George Kebaso @Morarak
It has been an agonising five months for Tuberculosis (TB) patients after cartridges for geneXpert technology ran out.
There is seemingly no immediate plans to replenish stock, which has forced health facilities to revert to microscopy testing that takes long for patients to know their TB status.
Previously, it took up to four days to get test results before the advent of the geneXpert technology, which gives results almost instantly.
In Kajiado, a TB advocate Leseni Timpiani said the situation is deteriorating with the county referral hospital being forced to handle cases from Kajiado East and Central sub-counties, while relying on microscopy tests. The hospital attends to about 20 TB patients daily.
She said earlier plans to conduct outreach programmes for the hard-to-reach populations in the pastoralist county were postponed by the sudden stock out of cartridges.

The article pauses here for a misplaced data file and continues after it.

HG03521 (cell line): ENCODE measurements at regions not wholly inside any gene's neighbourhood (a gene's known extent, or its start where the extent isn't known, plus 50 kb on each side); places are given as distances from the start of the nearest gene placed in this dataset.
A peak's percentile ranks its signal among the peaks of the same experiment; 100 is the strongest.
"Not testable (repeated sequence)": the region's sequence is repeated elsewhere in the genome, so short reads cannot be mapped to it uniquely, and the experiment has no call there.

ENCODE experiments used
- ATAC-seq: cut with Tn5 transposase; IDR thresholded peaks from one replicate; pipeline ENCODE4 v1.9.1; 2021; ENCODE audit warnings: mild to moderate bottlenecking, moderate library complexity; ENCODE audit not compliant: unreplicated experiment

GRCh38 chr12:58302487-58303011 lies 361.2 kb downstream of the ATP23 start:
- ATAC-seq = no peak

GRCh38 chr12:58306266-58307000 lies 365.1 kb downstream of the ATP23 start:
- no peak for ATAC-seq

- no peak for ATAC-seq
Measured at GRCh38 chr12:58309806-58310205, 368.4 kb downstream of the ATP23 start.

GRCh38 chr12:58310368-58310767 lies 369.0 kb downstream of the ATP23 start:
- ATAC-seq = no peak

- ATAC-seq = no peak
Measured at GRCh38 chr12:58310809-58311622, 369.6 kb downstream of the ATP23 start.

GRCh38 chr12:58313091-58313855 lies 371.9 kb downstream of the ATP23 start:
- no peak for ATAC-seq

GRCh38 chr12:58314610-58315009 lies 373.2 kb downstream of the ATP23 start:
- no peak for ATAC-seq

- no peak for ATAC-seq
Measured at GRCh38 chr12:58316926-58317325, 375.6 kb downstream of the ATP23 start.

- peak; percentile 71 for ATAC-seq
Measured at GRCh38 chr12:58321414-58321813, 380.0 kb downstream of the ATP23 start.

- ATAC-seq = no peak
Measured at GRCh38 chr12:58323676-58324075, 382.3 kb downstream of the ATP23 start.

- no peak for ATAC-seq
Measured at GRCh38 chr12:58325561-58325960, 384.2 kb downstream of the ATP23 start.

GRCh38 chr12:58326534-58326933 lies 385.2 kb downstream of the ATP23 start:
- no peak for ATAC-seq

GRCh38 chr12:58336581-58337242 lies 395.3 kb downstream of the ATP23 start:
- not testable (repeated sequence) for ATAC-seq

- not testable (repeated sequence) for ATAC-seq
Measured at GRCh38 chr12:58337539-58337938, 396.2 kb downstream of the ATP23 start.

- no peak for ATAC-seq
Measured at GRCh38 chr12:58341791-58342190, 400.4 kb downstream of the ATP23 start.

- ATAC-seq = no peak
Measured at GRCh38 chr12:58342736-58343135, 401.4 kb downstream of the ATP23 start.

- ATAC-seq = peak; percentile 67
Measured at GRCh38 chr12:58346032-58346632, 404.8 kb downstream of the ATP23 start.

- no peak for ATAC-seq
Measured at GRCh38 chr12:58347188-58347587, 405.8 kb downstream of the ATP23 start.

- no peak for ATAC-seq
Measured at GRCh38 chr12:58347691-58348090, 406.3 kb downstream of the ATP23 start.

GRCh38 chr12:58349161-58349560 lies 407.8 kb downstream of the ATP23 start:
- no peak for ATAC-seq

This has raised fears many people could have been infected because it is difficult to follow up on those who have tested positive for the airborne disease.
“All the health facilities in the county bring their geneXpert sputum tests for screening at the referral hospital, but with the logistical dynamics such as distance, many patients fail to turn up. This makes it difficult for follow-ups,” she said.
Stigma associated with TB has also caused patients to shy away from treatment.
In Makueni, the situation is similar. Peter Ng’ola, a TB advocate, has raised the issue before and has reported deaths.
In Kangemi, Nairobi, according to Steve Anguva, the geneXpert stopped functioning in June. “We briefly relied on borrowed cartridges but since August there were none,” he said.
Evaline Kibuchi, Stop TB Partnership – Kenya chief national coordinator, said in some facilities, stock run out before July.
She said the situation might erode the gains made in the battle against TB, which attracted the highest level of political commitment during the United Nations General Assembly (Unga)meeting in New York in September.
President Uhuru Kenyatta signed a declaration committing the government to invest more in research and development for TB diagnosis and ending TB in the country by 2030.